Hiroshima University, Japan
Keynote: J Drug Metab Toxicol
Twenty-six carbapenem-resistant Gram-negative bacterial isolates were recovered from clinical samples between April 2014 and September 2014 at Tanta University Teaching Hospital, Egypt. Carbapenemase production was detected phenotypically using Modified Hodge Test (MHT) and Carbapenem Inactivation Method (CIM) in 22 isolates. Molecular characterization identified the presence of thirteen NDM-1-producers (four Escherichia coli, two Klebsiella pneumoniae, and seven Providencia stuartii), two E. coli co-carrying NDM-5 and OXA-181, and seven VIM-producing Pseudomonas aeruginosa (three VIM-2, three VIM-24, and one VIM-28). For the other four isolates, no carbapenemase activity and no carbapenemase gene was detected, suggesting non-carbapenemase related resistance. The 16S rDNA methylase gene, rmtC was detected in twelve isolates (four E. coli, two K. pneumoniae, and six P. stuartii). The PCR mapping of the blaNDM gene showed that it was surrounded by a complete or truncated copy of insertion sequence ISAba125 and followed by a bleomycin resistance gene bleMBL, mediating resistance to bleomycin. ERIC-PCR analysis identified the presence of five clonally related P. stuartii isolates collected over a 1.5-month period. Each isolate, except one producing NDM-1 and the plasmid-mediated quinolone resistance gene qnrA, harbored NDM-1, and CMY β-lactamases and the 16S rDNA methylase gene, rmtC. To the best of our knowledge, this is the first report of an outbreak due to NDM-1-producing P. stuartii. Furthermore, ERIC-PCR analysis identified the presence of a clonal relationship between NDM-5-producing E. coli, VIM-2-producing P. aeruginosa, and VIM-24-producing P. aeruginosa. This work highlights the dissemination of different types of carbapenemases within a University Teaching Hospital in Egypt.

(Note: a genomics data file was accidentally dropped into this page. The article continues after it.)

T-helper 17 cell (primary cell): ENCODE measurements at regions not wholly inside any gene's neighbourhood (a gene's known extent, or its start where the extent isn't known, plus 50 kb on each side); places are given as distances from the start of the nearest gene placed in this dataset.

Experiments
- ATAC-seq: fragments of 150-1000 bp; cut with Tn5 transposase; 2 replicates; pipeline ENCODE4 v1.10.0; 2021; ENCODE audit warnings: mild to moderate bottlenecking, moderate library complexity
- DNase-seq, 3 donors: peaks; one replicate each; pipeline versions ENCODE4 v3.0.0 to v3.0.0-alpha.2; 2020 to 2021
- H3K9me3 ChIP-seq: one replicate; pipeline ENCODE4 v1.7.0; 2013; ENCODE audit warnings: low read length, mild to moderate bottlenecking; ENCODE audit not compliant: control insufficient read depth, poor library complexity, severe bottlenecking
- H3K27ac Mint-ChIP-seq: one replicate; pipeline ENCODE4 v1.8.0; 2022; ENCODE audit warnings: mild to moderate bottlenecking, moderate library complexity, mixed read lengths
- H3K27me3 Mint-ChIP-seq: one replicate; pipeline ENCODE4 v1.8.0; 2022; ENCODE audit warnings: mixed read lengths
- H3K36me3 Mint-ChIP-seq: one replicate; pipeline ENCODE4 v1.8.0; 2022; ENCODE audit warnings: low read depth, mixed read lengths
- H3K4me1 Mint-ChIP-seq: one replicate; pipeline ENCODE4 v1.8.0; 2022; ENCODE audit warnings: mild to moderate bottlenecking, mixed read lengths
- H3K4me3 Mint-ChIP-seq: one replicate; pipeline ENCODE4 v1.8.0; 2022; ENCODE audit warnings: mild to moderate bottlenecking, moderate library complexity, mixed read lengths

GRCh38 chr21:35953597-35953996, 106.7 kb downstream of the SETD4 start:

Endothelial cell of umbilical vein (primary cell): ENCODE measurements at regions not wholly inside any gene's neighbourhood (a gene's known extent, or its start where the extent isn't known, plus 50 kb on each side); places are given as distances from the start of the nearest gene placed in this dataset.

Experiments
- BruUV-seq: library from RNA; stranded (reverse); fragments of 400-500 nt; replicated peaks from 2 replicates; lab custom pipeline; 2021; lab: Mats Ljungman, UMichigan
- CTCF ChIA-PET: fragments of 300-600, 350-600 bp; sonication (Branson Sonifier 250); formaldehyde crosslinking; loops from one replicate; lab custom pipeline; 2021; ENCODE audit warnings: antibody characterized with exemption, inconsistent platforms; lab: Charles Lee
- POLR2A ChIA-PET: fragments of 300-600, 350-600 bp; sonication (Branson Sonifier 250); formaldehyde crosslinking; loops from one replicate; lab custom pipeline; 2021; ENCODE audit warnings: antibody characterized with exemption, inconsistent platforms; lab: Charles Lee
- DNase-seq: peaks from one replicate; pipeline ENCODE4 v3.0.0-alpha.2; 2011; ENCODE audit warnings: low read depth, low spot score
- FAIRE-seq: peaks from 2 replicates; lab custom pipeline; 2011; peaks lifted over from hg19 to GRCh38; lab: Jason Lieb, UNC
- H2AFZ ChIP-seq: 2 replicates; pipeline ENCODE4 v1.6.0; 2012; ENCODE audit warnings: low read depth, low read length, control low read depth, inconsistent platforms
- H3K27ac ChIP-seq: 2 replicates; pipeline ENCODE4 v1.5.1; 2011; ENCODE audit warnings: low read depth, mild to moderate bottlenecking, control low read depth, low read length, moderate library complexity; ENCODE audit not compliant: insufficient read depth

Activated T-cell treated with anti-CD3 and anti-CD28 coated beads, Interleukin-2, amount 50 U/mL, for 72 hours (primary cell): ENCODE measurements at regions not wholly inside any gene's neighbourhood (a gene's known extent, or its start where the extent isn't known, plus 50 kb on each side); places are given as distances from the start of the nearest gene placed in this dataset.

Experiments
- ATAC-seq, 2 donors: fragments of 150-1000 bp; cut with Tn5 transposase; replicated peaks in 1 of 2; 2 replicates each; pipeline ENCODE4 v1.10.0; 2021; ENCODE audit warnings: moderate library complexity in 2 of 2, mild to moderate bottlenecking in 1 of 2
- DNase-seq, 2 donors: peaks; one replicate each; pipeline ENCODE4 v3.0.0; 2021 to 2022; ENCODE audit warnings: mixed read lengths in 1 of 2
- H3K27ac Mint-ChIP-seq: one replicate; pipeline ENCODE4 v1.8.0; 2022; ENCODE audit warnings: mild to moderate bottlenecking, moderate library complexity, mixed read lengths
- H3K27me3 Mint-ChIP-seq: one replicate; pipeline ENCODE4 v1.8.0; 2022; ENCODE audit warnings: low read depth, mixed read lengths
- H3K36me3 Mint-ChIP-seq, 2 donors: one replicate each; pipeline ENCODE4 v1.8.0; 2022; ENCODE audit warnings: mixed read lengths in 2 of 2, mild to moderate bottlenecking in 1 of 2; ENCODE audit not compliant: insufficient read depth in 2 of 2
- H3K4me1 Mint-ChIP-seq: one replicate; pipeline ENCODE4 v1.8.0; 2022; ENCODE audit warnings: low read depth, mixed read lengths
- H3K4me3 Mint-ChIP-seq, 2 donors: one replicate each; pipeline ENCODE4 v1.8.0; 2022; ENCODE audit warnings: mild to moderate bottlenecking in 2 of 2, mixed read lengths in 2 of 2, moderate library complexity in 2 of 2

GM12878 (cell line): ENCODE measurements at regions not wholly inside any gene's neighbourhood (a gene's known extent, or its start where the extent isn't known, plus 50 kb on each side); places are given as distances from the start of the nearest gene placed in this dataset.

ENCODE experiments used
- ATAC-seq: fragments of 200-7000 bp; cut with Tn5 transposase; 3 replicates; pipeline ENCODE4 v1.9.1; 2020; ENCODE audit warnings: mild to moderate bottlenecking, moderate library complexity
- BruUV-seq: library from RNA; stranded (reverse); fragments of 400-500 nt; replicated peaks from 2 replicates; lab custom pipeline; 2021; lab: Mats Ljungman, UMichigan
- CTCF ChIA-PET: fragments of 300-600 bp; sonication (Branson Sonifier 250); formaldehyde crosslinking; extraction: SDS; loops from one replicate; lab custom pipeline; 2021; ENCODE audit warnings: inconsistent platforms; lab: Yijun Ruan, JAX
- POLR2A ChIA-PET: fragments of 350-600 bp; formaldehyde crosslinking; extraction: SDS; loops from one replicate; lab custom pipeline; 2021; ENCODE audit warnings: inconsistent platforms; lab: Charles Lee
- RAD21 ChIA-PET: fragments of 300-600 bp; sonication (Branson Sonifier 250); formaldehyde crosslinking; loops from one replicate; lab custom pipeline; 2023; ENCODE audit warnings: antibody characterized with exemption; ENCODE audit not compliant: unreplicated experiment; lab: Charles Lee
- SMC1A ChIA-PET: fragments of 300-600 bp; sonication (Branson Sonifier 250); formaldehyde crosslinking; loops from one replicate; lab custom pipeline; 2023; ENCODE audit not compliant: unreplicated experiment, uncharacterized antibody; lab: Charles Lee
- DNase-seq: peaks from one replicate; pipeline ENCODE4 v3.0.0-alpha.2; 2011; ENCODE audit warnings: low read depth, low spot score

Tadashi Shimamoto has completed his PhD from Okayama University, Japan and Post-doctoral studies from University of Medicine and Dentistry of New Jersey (now known as Rutgers University), Robert Wood Johnson Medical School, NJ, USA. He is a Professor of Graduate School of Biosphere Science, Hiroshima University, Japan. He has published more than 70 papers in reputed international journals.
Email: [email protected]